If Jesus isn’t white, what does he look like?
You’ve probably heard by now that Fox News host Megyn Kelly has gotten herself into a bit of a racial controversy for claiming that Santa Claus and Jesus were both white. The comment came in an interview in which she was responding to this post by Aisha Harris at Slate. Check out the video above. You can hear Kelly’s regrettable comment about Jesus shortly after the 1:45 mark.
Let’s begin by getting the Santa nonsense out of the way. Who cares how Santa Claus is portrayed? He’s imaginary, not real. So imagine him however you want – black, white, penguin, puppy – it doesn’t matter. Sure he’s loosely based on the 4th century figure of St. Nicholas, but let’s not pretend that the the jolly ol’ fellow doing photo sessions down at the local mall bears much resemblance to the heretic punching Nicholas of Nicaea.
Much, much, much more importantly is the question of Jesus’ ethnicity. Let me say emphatically that if there is one thing of which we can be absolutely certain, it is that Jesus of Nazareth – who ministered by the waters of the Sea of Galilee and traveled around Judea proclaiming the inauguration of the reign of God – was not white. He was a Semite, a Jew, a native of the Middle East. Like others in that region he would have had a dark or olive complexion.
Back in 2002, Popular Mechanics ran a piece called “The Real Face of Jesus”, in which they reported how they fed a lot of data on the physical characteristics of first century Jewish men (based on some well-preserved remains) into a computer in order to produce the image of what Jesus may have looked like. The result is the picture to the left. We do not, of course, know for sure what Jesus looked like, but this guy would have probably fit in nicely in Jerusalem in the first century. And I guarantee you that Jesus looked more like this than the weird illustrations in my kids’ Bible story books.
Jesus Then and Now
Now you may have noticed that the title of this post doesn’t put the question of Jesus’ skin color in the past tense, and this is what I’m really interested to get to. The question is not what did Jesus look like, but what does Jesus look like. The question of Jesus ethnicity is important not only because Jesus lived in Palestine in the first century, but also because Jesus was raised from the dead by the power of God and is alive even now. The Semitic Jesus who was born of Mary during the reign of Caesar Augustus is the same Jesus who now reigns over all creation. The question of Jesus’ ethnicity matters not only for the sake of historical accuracy, but more importantly for the sake of knowing the one who loved us and gave himself for us, the one who even now makes intercession for us, the one who will come again to judge the living and the dead and whose kingdom will have no end. Jesus is a real person, and we need to do the best we can to think of him rightly. We don’t get to remake him in whatever image suits our preferences. We need to reckon with the reality that right now, at this very moment, the one who is seated at the right hand of God the Father Almighty and who reigns over heaven and earth has Jewish skin, a Jewish body, and a Jewish face.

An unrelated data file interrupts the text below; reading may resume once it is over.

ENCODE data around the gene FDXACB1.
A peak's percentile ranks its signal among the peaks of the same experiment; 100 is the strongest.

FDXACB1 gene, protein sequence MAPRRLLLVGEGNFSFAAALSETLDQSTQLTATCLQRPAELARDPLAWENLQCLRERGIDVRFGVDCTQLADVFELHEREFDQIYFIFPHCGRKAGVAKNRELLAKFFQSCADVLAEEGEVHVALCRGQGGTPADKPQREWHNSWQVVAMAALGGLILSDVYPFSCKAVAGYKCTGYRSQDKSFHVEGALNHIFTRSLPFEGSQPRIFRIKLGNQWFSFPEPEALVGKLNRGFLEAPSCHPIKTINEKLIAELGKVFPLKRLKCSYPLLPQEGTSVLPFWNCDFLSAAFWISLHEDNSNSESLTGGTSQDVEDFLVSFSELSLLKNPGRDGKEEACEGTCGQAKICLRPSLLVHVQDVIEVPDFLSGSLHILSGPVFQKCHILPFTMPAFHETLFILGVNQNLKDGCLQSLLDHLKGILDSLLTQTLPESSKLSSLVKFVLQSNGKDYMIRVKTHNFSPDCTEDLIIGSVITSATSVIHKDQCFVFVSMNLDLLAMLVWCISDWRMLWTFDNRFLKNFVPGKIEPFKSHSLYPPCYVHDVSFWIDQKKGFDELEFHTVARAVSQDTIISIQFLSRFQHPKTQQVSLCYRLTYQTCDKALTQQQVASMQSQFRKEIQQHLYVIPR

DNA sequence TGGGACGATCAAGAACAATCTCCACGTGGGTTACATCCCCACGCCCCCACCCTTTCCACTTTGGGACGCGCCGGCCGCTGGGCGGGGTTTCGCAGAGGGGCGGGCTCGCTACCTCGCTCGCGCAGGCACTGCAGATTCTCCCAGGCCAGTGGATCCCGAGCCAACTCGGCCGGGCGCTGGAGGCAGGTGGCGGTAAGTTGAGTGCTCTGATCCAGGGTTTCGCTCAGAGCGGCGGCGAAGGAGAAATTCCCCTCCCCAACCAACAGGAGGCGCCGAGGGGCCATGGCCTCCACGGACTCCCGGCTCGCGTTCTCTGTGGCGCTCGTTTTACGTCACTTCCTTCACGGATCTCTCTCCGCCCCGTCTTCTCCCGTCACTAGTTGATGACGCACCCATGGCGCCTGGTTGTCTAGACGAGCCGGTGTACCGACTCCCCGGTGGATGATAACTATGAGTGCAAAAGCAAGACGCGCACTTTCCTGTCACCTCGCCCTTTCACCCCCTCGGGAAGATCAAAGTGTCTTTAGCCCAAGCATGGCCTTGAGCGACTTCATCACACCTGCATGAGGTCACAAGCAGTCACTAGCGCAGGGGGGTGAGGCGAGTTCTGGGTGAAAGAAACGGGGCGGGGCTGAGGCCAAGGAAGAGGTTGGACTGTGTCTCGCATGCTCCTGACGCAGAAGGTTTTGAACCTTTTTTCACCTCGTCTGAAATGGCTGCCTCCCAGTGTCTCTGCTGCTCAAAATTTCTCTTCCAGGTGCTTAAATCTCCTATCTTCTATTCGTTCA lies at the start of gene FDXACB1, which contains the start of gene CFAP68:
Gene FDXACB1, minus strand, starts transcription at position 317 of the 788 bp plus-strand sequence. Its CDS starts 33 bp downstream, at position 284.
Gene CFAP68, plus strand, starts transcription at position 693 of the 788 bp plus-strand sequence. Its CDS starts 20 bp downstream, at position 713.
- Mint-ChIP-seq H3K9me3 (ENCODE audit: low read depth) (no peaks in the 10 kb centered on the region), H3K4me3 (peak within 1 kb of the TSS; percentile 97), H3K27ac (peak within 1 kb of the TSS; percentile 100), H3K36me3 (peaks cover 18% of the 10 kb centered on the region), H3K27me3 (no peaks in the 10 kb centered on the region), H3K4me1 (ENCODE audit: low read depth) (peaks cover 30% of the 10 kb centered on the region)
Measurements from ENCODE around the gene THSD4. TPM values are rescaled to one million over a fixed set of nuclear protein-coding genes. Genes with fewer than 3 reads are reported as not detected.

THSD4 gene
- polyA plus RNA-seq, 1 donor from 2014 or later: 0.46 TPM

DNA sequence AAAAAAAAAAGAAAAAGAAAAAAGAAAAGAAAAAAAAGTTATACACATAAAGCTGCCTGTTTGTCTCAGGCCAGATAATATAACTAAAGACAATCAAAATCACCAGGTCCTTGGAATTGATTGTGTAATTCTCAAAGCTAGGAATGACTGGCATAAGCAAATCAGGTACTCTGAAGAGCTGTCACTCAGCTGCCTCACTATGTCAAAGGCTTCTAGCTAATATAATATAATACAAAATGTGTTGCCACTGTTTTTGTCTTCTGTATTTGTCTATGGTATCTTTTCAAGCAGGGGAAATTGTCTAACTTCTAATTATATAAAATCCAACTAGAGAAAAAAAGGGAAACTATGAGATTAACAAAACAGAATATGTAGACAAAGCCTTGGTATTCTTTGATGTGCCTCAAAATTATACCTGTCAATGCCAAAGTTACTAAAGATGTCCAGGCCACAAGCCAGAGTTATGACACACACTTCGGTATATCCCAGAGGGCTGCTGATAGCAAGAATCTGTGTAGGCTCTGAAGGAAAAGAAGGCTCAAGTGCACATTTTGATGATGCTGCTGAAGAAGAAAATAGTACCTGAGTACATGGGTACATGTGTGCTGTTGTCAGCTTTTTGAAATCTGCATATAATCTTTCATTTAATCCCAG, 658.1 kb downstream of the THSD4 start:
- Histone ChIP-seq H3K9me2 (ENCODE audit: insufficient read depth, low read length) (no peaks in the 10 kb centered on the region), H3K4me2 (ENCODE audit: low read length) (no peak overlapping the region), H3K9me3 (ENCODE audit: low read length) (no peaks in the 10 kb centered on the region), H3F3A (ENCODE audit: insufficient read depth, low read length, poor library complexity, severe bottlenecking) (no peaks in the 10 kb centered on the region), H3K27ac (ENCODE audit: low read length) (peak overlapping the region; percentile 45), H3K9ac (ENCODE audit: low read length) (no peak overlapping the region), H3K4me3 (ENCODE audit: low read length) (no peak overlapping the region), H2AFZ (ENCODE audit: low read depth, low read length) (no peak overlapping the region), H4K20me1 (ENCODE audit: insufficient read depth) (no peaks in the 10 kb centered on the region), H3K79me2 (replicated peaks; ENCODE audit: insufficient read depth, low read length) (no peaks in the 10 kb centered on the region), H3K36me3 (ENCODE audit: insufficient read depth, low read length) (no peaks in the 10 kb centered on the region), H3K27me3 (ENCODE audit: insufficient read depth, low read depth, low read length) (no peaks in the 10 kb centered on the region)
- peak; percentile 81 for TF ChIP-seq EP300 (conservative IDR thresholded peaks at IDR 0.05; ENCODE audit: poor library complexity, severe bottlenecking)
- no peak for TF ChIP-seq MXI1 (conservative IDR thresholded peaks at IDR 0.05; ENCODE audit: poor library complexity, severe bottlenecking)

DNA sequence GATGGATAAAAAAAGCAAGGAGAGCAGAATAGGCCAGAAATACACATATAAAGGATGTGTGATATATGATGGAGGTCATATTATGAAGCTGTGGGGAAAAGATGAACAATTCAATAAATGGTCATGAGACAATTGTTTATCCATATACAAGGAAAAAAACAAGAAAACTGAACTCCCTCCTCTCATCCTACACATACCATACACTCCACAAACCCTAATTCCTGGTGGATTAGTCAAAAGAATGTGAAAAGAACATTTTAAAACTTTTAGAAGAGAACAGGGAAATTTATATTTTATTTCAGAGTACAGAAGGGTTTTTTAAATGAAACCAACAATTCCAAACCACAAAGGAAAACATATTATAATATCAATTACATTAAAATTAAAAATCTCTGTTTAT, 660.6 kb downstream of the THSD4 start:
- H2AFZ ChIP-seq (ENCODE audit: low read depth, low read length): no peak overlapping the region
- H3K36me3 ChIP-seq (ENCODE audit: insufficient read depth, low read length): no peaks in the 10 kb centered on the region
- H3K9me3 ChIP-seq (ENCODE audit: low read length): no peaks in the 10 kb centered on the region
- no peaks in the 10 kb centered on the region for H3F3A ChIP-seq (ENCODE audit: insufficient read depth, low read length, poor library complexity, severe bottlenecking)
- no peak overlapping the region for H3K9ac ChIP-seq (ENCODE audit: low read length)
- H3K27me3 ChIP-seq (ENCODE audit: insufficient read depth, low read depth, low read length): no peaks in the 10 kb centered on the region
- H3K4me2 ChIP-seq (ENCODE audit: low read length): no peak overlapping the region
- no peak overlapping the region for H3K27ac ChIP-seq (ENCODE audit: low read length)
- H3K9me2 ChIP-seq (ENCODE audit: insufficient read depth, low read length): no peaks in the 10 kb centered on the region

It’s almost Christmas, and the point of Christmas is not so much that Jesus is another year older. The point is the Incarnation, the reality that the eternal God who made all things has come down from heaven and taken on human flesh for us and for our salvation. The Jesus we worship and who reigns over all is the King of the Jews, the Son of David, the seed of Abraham. To borrow language that Paul picked up from Isaiah, he is the Root of Jesse sprung up, who has risen to rule over all the nations. In him the Gentiles will hope, and we do.